November 15, 2011
Video Game Fanatics Have Bigger Ventral Striatum
Got a big "reward hub" in your brain?
A study in teenagers showed the "reward hub", which is involved in addiction, was larger in regular players.
A report in Translational Psychiatry said it was unknown if games changed the brain or if brain differences made people more likely to play.
What I wonder: have video games shifted people from drug addiction to game addiction? If so, video games might actually be reducing brain damage by giving people something less harmful to get addicted to. On the other hand, since video games are illegal and have less of a stigma about them more people can become addicted to them more easily.
Another question: Do hard core video gamers have the same dopamine D2 receptor variant that puts alcoholics at greater risk of relapse?
People who are alcohol-dependent and who also carry a particular variant of a gene run an increased risk of premature death. This is a recent finding from the interdisciplinary research at the Department of Psychology and the Sahlgrenska Academy at the University of Gothenburg, Sweden.
Researchers in the longitudinal project Göteborg Alcohol Research Project (GARP) have been investigating the dopamine D2 receptor gene and found that a variant of this gene is overrepresented in people with severe alcohol dependency, and that it is linked to a number of different negative consequences that can be of vital significance to the person affected.
"Our research shows that alcohol-dependent individuals, who are also carriers of this gene variant, run 10 times the risk of dying prematurely, compared with the average population," says Claudia Fahlke, a representative from the research team.
What genetic variants make for a bigger ventral striatum?
Mine's bigger than yours.
Your comments raised a thought: is anyone trying to treat drug addiction with video games? I have heard about the Army using video games to treat PTSD.
Chicken and egg question: do gamers start with a bigger Ventral Striatum, or does the stimulus of gaming enlarge the Ventral Striatum?
I personally have treated my drug addiction with video games quite successfully.
Granted I was only mentally addicted as psychedelics were my drugs of choice - but I surely would have inconveniently relapsed into their use if I had not been able to satisfy my needs for excessive novelty through the use of video games.
I personally believe that most drugs should be legalized - and I would use them along with video games if they were - but until then video games provide my reward hub with sufficient stimulation with much lower levels of withdrawl and sleep devrevation.
I am very selective of what I play - since I can be - and I also enjoy the narratives, social commentary, and logic puzzles found in many of the superior games released these days.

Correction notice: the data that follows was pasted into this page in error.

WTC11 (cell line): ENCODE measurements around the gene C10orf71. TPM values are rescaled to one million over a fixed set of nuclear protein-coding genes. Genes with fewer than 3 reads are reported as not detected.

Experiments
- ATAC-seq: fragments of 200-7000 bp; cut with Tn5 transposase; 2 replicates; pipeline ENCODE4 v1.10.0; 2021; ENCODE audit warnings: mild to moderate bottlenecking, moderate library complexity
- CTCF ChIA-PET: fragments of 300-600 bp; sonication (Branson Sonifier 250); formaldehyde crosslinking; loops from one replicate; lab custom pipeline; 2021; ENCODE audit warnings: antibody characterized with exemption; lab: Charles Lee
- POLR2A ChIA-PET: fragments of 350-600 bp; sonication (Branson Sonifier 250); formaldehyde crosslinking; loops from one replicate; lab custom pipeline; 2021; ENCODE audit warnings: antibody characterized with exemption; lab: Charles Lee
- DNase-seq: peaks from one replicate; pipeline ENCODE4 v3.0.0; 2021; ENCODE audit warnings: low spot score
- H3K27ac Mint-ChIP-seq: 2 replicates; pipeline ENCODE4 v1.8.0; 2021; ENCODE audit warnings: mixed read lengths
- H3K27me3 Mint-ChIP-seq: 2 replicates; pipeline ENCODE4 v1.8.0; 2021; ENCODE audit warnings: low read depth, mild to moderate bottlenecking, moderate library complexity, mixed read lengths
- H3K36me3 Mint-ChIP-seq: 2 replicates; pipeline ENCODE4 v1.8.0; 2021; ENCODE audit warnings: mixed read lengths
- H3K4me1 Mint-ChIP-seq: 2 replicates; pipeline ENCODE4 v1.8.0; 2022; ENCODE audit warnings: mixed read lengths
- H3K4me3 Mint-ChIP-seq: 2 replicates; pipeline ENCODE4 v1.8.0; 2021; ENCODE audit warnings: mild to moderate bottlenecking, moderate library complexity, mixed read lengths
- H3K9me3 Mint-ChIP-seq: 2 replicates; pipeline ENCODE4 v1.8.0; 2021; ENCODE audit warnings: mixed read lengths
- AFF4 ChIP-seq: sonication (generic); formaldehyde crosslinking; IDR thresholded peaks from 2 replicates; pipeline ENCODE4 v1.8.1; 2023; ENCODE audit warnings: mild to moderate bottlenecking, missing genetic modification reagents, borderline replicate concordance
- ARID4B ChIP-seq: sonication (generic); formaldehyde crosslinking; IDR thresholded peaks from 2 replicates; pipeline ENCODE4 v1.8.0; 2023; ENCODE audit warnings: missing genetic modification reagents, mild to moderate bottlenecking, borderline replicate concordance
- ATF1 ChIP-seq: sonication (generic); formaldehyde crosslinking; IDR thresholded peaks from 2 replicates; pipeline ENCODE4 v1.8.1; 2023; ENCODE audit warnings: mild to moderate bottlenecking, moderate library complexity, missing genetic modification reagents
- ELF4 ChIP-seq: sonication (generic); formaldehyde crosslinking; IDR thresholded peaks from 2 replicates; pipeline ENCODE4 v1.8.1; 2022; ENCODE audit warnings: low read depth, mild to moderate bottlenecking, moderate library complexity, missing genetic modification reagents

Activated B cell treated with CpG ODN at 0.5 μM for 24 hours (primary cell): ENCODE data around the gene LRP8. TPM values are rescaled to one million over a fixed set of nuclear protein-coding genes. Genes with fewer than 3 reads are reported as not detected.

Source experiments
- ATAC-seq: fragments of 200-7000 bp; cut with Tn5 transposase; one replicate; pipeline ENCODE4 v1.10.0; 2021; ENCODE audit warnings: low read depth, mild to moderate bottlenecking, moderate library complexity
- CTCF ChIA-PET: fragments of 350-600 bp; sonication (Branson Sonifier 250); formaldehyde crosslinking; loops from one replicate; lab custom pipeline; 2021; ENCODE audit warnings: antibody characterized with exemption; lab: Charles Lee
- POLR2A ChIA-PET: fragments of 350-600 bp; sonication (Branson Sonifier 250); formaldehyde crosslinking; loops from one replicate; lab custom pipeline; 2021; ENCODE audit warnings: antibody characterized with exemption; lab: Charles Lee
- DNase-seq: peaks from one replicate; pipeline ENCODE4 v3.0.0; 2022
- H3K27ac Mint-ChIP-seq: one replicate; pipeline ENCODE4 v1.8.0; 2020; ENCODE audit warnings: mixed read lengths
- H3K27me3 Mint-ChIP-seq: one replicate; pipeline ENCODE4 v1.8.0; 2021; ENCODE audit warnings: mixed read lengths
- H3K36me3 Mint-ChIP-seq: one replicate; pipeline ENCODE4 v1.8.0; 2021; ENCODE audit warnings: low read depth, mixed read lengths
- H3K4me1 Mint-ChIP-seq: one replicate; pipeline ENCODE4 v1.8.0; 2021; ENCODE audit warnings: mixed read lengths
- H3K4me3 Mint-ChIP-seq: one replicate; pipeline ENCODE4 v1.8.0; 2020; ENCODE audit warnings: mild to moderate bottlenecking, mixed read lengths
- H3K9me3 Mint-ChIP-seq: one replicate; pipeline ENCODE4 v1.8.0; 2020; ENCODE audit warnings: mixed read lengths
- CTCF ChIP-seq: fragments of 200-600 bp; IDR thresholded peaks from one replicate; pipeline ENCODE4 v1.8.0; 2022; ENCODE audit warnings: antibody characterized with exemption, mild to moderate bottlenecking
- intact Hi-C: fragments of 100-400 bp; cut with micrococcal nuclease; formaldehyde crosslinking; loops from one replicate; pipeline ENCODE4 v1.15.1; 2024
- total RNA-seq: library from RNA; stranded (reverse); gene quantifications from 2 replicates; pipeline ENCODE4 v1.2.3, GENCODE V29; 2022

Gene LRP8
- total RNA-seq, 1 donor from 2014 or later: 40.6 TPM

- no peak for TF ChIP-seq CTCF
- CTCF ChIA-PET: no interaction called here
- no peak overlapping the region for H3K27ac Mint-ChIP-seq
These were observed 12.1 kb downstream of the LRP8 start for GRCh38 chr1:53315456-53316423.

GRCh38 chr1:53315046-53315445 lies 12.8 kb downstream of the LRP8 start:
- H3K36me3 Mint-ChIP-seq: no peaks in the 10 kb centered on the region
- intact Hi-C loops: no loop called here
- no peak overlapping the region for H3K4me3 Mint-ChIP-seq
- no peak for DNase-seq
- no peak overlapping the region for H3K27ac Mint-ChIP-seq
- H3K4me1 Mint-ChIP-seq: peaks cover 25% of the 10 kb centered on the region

Addiction needs to be defined as well. Just because I'm jonesing to play my favorite video game daily does not mean I'm addicted.
Addiction is a very serious issue, casual or even less than casual gamers are not addicted.
Short Definition of Addiction: Addiction is a primary, chronic disease of brain reward, motivation, memory and related circuitry. Dysfunction in these circuits leads to characteristic biological, psychological, social and spiritual manifestations. This is reflected in an individual pathologically pursuing reward and/or relief by substance use and other behaviors.
I've been an on-and-off player of Warcraft II (first released in 1994) and still today play among a numerically small but global community of other players who are nearly all extremely good at the game, down to detail levels that probably absurd to people looking in from the outside. Most of these guys are in their late-20s and early-30s now, and I'm surprised by how often the banter b/w games is about drug use (hard stuff, not just weed) among these guys. They aren't kids anymore, trying to sound rebellious by talking up their highs--these guys really enjoy the stuff, for the same reasons that they enjoy the gaming I guess.
I have to be meticulous about when I play, because I undergo a lot of physical (and probably biochemical) changes when I do--my heart races, my adrenaline is up, my hands often sweat, irascibility shoots through the roof with an exploding temper on a razor's edge, and all my senses of perception seem to increase. Specifically, I don't play when I have anyone else at home with me because I know I'm not pleasant and even a little scary when I'm playing. It's difficult to pull myself away. In short, I'd say I'm addicted (and glad I've been religious in never having used illicit drugs of any kind).
We should thank the gamers for the powerful computers that we have today,or should we thank the D2 receptor gene?